A new venture capital firm grows in Austin.

By Dan Primack
May 21, 2014

FORTUNE — Texas has the second-largest state economy in the U.S. but, when it comes to venture capital investment, the Lone Star State last year ranked 4th in terms of dollars raised and 6th in terms of the number of companies funded. A big part of the problem has been a relative lack of in-state VC firms and, in particular, new in-state firms that remain committed to early-stage opportunities.

That’s where Austin-based LiveOak Venture Partners is hoping to step in, today announcing that it has closed its debut fund with around $109 million in capital commitments.

The firm was launched in late 2012 by three former Austin Ventures partners — Venu Shamapant, Krishna Srinivasan and Ben Scott– with plans to invest in Texas startups within the IT and tech-enabled services sectors.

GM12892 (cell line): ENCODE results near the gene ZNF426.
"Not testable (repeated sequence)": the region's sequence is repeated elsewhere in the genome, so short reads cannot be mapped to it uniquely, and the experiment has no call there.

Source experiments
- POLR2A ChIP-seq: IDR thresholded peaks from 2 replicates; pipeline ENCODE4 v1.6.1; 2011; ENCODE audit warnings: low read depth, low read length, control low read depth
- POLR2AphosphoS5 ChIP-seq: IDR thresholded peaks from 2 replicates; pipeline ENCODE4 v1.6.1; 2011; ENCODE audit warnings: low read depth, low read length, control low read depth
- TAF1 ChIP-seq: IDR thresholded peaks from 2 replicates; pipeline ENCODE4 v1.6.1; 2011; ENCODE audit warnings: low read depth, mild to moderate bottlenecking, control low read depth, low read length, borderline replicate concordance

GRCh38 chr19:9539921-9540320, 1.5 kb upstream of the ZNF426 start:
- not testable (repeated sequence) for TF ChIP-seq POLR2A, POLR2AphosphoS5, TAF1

“The macro economy in Texas has been doing phenomenally well, but there have been capital constraints for creating new companies,” Krishna Srinivasan says. “That’s why we are very excited to be investing here.”

LiveOak expects that most of its dealflow will come from the SaaS-heavy Austin area, although it considers itself to be a pan-Texas investor.

“Dallas has become very strong in healthcare IT, for example, and has the country’s highest concentration of Fortune 50 companies,” Venu Shamapant explains. “Houston has this really great energy technology niche. We’re not directly a healthcare or energy investor, but are beginning to see a lot of overlap when it comes to technology needs so there are opportunities for us.”

So far, LiveOak has backed five companies, including a pair of seed deals (one of which already has converted into a Series A). They are:

  • Disco (SaaS for e-discovery)
  • NSS Labs (security search)
  • StepOne (contextual self-help and CRM)
  • Veros Systems (predictive analytics software)
  • Written (content marketing software)

While with Austin Ventures, the LiveOak principals had backed such companies as Mavenir Systems MVNR , Navini Networks (acquired by Cisco) and Spatial Wireless (acquired by Alcatel-Lucent).

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